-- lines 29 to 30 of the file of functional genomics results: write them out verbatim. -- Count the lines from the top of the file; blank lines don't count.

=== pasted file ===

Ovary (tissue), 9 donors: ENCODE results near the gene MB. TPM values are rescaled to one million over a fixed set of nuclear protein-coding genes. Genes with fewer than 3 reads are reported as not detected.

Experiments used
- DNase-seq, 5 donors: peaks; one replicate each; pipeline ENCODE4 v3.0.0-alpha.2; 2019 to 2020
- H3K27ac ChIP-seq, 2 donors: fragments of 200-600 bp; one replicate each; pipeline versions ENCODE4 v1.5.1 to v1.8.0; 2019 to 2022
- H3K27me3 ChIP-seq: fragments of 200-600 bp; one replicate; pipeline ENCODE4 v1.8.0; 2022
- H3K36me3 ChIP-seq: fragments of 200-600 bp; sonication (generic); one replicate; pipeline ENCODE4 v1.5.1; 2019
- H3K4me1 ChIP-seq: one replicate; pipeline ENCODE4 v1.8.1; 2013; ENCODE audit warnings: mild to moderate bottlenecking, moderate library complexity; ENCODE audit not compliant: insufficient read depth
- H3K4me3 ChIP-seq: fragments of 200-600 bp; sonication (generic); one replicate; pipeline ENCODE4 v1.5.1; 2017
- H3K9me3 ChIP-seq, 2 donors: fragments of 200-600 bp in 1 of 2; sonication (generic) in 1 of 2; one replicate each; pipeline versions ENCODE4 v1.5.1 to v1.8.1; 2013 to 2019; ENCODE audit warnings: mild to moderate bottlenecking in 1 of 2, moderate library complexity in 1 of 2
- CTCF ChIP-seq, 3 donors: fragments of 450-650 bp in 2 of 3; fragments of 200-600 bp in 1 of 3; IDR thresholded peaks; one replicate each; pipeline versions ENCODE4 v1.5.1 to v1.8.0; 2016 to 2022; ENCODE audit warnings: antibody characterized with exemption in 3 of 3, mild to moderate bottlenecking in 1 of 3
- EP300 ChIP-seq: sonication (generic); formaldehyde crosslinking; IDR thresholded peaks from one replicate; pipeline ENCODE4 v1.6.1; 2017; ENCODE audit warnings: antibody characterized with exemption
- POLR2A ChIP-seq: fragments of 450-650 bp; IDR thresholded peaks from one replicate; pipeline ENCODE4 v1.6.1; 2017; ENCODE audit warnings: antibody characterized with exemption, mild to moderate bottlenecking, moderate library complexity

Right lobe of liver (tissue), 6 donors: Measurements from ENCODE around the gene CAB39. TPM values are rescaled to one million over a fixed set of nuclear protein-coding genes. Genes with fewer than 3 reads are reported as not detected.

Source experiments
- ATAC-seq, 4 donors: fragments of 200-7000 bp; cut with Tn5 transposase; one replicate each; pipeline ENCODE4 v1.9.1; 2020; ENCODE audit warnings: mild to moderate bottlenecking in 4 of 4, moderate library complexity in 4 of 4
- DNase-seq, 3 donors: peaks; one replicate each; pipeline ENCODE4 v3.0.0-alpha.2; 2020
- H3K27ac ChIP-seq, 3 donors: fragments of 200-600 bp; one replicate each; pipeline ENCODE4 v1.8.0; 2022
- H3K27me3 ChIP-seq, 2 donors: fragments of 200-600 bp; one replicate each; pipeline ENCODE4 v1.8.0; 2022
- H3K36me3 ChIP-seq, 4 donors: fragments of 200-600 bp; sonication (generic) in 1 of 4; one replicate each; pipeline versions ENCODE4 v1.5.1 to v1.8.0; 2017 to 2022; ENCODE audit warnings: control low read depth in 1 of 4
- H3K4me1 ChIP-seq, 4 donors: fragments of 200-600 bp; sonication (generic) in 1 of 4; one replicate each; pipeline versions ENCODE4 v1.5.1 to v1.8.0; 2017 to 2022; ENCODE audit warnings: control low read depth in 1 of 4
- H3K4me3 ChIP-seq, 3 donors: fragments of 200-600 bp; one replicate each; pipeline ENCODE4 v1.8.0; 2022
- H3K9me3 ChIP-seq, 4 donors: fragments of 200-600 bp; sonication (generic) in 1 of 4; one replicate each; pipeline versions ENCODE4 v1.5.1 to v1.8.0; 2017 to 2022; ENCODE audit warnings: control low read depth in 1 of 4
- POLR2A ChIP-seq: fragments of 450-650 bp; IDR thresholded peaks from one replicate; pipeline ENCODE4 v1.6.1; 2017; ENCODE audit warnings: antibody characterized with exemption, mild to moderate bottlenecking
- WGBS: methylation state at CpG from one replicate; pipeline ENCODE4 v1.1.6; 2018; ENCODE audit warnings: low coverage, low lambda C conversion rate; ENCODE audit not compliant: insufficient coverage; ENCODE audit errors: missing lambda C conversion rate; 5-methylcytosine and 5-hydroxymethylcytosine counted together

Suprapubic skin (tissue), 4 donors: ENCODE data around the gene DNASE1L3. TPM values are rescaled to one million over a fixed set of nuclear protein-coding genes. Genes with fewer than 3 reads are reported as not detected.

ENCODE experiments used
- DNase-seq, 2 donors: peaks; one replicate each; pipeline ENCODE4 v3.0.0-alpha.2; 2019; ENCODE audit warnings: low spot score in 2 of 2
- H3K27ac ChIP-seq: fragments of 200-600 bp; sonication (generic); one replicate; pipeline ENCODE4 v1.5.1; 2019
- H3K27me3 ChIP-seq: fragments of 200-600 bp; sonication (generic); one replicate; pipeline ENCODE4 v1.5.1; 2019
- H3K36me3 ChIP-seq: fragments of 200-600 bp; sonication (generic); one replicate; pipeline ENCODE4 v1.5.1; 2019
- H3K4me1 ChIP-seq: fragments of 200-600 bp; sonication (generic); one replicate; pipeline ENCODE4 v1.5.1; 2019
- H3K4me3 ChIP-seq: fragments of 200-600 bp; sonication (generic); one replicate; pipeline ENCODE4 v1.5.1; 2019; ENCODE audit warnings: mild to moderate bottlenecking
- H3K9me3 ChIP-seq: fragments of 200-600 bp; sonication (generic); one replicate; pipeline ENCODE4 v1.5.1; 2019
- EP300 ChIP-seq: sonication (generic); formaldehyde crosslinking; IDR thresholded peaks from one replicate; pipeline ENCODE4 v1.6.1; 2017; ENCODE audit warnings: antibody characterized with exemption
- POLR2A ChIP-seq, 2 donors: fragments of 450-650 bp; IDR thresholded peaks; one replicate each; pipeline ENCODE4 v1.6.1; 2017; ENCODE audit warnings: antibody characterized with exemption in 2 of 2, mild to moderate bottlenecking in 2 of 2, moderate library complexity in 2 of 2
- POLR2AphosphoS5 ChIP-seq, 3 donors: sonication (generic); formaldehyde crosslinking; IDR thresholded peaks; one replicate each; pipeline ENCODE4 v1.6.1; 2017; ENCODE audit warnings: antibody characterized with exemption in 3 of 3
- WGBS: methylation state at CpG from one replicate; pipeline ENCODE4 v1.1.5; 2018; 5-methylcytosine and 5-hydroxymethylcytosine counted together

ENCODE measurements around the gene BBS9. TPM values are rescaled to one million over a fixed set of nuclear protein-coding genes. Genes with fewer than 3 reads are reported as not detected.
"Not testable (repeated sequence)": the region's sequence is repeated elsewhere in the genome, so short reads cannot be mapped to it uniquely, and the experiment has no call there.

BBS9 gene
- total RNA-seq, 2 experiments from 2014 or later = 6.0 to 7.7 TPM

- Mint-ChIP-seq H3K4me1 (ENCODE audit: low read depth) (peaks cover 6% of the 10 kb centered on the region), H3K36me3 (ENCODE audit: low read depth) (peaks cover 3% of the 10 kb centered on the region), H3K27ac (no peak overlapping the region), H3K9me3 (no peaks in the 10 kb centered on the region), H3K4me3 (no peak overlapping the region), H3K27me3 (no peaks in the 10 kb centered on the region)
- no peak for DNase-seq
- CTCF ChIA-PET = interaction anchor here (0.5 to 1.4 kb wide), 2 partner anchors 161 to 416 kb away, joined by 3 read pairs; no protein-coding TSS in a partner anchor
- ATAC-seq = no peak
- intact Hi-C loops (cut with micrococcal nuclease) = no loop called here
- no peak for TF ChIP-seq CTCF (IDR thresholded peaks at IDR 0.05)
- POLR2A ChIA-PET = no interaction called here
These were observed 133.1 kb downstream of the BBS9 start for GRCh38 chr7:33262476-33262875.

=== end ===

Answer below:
- H3K27me3 ChIP-seq: fragments of 200-600 bp; sonication (generic); one replicate; pipeline ENCODE4 v1.5.1; 2019
- H3K36me3 ChIP-seq: fragments of 200-600 bp; sonication (generic); one replicate; pipeline ENCODE4 v1.5.1; 2019